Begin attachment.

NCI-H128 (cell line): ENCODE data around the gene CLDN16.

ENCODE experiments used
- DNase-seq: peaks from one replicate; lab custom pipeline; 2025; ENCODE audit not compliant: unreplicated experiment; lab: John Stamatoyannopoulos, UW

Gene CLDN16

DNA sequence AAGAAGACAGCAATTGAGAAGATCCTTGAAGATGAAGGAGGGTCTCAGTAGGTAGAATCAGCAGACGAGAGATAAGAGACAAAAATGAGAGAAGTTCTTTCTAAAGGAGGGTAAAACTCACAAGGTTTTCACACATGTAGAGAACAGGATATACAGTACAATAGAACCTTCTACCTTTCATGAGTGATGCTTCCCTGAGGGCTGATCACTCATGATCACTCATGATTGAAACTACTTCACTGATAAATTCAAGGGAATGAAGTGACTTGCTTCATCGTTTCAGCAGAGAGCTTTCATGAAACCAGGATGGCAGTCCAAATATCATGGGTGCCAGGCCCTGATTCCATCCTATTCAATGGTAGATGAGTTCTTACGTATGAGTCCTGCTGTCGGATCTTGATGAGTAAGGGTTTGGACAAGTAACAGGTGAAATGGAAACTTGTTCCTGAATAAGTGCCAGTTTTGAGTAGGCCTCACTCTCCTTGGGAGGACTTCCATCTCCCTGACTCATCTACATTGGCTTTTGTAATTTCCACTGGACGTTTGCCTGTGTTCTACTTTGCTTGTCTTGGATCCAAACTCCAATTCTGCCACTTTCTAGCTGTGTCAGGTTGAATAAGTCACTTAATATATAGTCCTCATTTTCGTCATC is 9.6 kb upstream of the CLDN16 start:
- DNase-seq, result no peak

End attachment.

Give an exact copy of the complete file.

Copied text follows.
NCI-H128 (cell line): ENCODE data around the gene CLDN16.

ENCODE experiments used
- DNase-seq: peaks from one replicate; lab custom pipeline; 2025; ENCODE audit not compliant: unreplicated experiment; lab: John Stamatoyannopoulos, UW

Gene CLDN16

DNA sequence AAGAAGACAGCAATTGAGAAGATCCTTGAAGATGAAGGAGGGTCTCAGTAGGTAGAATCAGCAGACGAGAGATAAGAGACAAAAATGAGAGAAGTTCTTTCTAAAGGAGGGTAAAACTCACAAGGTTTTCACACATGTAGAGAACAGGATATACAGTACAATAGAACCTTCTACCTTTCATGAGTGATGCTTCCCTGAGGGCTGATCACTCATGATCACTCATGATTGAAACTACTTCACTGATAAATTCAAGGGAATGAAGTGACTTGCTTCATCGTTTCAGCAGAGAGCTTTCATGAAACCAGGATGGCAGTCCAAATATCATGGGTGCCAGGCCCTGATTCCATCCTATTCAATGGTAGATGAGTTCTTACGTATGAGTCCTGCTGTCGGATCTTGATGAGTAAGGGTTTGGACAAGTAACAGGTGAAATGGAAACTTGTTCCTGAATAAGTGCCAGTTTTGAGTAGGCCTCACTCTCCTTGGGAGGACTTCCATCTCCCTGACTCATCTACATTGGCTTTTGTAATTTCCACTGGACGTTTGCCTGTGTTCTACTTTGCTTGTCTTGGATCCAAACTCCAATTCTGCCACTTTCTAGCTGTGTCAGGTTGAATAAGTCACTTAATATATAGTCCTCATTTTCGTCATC is 9.6 kb upstream of the CLDN16 start:
- DNase-seq, result no peak